several friends have recently had to say ‘goodbye’ to their companions — their dogs. from old age to illness the stories are personal and heart-felt. i share this blog-entry as a tribute to all of the people i know (and do not know) who are feeling the absence of such warm and unconditional love.
All Coy-Dogs Go To Heaven
Coyote Sunset with Freckles
photo taken by Mary Caperton Morton, a freelance science and travel writer. all rights reserved
Visit her website at www.marycapertonmorton.com.
Take care of yourself —
you never know when the world will need you.
Again, we have seen the best in people — when life is at risk and there is little control.
I offer thanks…
I know this child. I was she. With few role models to begin the journey, I faced my own mirror and saw a ‘dancer’.
There was no textbook for how family could raise a disabled child with confidence and opportunity. In the late 50s and early 60s few families had the support of established organizations nor were encouraged to meet with one another to share their struggles and successes.
Blessed as a child I knew few limits. My memory takes me to friendships and fun. My memory takes me to travel, family, school and all things that nurture the imagination of a child. The limits that were obvious became challenges (puzzles) to solve. The world was before me and all I wanted to do was move through it with the spirit’s music and rhythm. There were plenty of times when I needed that music to cushion and calm. Every child has to face the hard edges of growing up. These edges were particularly unique for me (as they are for any child growing up with a disability) – I entered the world of medicine, doctors and surgery at a very young age. Recovery from multiple surgeries was hard but to go without I could not have moved forward. So, there was never a question – recovery it was. With encouragement and love from parents and friends, I made my way through those young years and into an adult life filled with opportunity.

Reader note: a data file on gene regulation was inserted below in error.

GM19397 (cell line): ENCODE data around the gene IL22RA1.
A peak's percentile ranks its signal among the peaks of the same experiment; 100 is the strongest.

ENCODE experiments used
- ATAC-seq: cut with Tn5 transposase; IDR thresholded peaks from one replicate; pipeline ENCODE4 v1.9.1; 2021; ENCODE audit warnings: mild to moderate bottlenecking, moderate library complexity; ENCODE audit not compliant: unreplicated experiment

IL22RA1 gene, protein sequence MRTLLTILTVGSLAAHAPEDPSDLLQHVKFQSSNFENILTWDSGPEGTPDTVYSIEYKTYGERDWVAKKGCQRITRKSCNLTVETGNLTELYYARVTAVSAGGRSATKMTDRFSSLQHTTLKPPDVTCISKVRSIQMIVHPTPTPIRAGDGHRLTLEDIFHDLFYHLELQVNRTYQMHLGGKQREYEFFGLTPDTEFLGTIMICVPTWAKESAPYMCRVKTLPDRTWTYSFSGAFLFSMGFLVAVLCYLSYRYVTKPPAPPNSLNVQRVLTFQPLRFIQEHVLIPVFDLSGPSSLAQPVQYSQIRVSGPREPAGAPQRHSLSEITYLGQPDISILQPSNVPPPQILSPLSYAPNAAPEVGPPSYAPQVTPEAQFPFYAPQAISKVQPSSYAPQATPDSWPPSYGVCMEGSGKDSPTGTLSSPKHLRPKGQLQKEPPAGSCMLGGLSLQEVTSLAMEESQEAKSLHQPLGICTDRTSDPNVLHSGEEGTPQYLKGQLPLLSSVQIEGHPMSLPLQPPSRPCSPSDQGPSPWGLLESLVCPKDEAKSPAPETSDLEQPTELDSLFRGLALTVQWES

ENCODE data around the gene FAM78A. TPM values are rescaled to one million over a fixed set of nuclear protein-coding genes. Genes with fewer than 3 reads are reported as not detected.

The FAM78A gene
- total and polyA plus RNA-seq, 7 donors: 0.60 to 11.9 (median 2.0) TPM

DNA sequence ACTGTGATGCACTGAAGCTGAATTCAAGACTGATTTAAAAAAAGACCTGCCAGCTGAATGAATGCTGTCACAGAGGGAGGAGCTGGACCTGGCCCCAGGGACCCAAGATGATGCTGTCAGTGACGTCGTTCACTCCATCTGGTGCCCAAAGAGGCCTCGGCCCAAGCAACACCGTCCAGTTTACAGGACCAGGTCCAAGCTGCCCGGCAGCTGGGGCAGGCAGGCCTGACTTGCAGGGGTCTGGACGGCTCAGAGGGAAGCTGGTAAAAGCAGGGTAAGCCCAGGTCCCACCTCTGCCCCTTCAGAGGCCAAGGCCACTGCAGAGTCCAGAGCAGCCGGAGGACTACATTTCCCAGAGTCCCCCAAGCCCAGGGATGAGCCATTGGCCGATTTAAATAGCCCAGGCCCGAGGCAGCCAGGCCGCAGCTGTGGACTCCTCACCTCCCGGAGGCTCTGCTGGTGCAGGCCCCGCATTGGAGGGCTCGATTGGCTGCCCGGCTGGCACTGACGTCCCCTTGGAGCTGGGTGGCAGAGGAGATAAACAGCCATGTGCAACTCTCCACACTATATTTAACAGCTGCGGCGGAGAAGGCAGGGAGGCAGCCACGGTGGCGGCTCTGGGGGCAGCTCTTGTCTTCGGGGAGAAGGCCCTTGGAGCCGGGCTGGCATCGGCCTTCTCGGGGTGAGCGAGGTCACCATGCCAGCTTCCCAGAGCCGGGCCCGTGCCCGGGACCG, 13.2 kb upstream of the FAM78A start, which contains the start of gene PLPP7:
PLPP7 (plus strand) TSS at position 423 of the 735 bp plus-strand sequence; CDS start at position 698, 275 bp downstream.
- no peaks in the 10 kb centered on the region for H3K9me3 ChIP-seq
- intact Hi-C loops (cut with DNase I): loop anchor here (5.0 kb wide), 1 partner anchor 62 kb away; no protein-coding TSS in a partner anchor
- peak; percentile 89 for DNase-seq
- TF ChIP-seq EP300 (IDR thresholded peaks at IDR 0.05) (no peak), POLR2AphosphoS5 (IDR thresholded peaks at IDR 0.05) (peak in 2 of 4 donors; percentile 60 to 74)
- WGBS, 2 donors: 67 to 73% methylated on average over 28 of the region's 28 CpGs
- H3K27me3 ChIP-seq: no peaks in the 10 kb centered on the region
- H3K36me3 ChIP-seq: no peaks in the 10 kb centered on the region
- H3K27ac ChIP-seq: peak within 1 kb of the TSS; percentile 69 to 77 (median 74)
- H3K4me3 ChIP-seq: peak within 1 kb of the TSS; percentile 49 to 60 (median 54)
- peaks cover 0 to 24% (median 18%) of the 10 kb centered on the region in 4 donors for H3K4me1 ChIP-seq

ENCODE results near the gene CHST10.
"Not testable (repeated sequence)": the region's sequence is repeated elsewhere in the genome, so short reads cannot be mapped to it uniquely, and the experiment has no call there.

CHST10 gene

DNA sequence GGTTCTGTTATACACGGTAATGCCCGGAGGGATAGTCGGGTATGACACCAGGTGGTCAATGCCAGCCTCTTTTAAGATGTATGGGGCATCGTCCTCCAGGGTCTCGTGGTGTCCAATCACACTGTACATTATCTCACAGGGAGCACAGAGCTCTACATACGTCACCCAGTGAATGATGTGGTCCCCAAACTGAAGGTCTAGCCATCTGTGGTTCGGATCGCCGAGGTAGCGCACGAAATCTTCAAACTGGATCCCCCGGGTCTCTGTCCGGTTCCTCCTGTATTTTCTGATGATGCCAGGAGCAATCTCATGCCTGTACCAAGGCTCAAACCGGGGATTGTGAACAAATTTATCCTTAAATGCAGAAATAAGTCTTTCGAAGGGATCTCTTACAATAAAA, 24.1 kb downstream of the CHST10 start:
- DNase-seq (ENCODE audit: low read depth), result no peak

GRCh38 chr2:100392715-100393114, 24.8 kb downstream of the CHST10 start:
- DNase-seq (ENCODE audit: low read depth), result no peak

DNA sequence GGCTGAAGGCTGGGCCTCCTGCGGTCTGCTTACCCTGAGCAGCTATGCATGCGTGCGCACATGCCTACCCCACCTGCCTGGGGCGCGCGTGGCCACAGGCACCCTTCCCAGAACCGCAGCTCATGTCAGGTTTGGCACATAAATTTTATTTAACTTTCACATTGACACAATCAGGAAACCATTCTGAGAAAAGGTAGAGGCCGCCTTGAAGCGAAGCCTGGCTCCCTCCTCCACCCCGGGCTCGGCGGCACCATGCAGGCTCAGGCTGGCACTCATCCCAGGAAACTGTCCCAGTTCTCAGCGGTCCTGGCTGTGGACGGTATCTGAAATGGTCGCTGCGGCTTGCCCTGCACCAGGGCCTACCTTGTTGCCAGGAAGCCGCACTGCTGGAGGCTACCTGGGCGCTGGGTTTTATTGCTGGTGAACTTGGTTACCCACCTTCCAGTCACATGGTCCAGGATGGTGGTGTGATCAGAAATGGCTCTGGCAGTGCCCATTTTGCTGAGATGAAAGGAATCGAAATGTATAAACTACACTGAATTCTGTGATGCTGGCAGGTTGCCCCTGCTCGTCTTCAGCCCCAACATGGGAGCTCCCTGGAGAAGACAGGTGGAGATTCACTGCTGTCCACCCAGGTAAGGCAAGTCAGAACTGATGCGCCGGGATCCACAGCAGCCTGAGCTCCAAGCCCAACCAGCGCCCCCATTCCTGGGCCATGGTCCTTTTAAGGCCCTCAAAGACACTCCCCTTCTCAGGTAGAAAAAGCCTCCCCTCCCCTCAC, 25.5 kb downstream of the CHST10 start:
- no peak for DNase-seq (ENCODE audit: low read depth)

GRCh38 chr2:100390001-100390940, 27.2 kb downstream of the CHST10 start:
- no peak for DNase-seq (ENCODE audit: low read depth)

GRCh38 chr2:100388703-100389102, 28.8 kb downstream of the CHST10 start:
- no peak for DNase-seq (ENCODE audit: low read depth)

“Dancing” takes on many forms and the steps change throughout a lifetime. Ordained an Episcopal priest, I have the honor to lead the steps in faith’s dance, through the grace offered by God’s spirit. Now retired, I am testing the next steps in this dance. Again, the textbooks are few for what the road ahead should look like, which is a good thing because my style would most likely challenge any expectation. As many readers know, I have recently moved. Along with settling in a new home, I am meeting new doctors and other practitioners on a regular basis. To my surprise, there have been several moments when I have been thrown back to hard edges of my childhood. While recently meeting with a new physician, I made mention of how grateful I was to be so ‘healthy’. Her response – ‘yes, you have few immediate health problems which is good. You are in pretty good shape to be so ‘broken’. ‘Broken‘ – a word I have never thought of when describing myself. I may be able to understand her intent but the word used was hurtful.
That same confidence that carried me through childhood, the confidence that knew few limits, is still ever-present – ready to redefine and move ahead with the dance that is before me. I take these new steps grateful that I know the difference between being healthy and being whole. Like the image of this tiny dancer — it is not about seeing the broken – if that is all we see than we miss the beauty before us. She has all she needs.
I know that child, I am she.